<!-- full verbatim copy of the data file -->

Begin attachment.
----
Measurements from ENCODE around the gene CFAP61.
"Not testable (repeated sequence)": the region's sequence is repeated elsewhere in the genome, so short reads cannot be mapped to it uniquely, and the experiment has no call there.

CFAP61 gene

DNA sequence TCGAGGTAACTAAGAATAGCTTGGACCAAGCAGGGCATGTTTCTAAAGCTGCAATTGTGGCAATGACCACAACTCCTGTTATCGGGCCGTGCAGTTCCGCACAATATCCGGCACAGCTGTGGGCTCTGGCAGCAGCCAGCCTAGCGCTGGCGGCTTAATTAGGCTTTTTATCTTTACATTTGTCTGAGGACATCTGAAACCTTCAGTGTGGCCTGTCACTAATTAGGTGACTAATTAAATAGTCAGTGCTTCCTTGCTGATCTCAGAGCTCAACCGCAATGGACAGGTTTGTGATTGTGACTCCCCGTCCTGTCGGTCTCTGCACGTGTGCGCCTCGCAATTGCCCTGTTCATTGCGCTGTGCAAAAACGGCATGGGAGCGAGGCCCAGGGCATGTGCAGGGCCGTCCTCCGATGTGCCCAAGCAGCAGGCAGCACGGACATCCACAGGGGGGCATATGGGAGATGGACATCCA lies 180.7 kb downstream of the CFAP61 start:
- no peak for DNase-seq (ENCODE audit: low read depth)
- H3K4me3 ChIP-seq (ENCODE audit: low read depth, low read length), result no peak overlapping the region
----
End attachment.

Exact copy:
Measurements from ENCODE around the gene CFAP61.
"Not testable (repeated sequence)": the region's sequence is repeated elsewhere in the genome, so short reads cannot be mapped to it uniquely, and the experiment has no call there.

CFAP61 gene

DNA sequence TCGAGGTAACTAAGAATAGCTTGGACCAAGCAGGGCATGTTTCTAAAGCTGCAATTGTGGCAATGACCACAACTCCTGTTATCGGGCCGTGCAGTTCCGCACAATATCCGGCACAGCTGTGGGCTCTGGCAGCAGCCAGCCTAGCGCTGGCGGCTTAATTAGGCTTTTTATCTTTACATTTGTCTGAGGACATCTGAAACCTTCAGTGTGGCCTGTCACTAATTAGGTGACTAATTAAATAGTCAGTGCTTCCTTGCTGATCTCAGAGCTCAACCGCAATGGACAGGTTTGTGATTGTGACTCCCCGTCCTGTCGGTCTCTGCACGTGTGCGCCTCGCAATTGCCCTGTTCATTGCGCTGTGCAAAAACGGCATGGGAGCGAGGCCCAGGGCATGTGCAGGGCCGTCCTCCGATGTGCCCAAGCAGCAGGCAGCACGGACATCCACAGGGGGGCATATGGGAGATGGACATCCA lies 180.7 kb downstream of the CFAP61 start:
- no peak for DNase-seq (ENCODE audit: low read depth)
- H3K4me3 ChIP-seq (ENCODE audit: low read depth, low read length), result no peak overlapping the region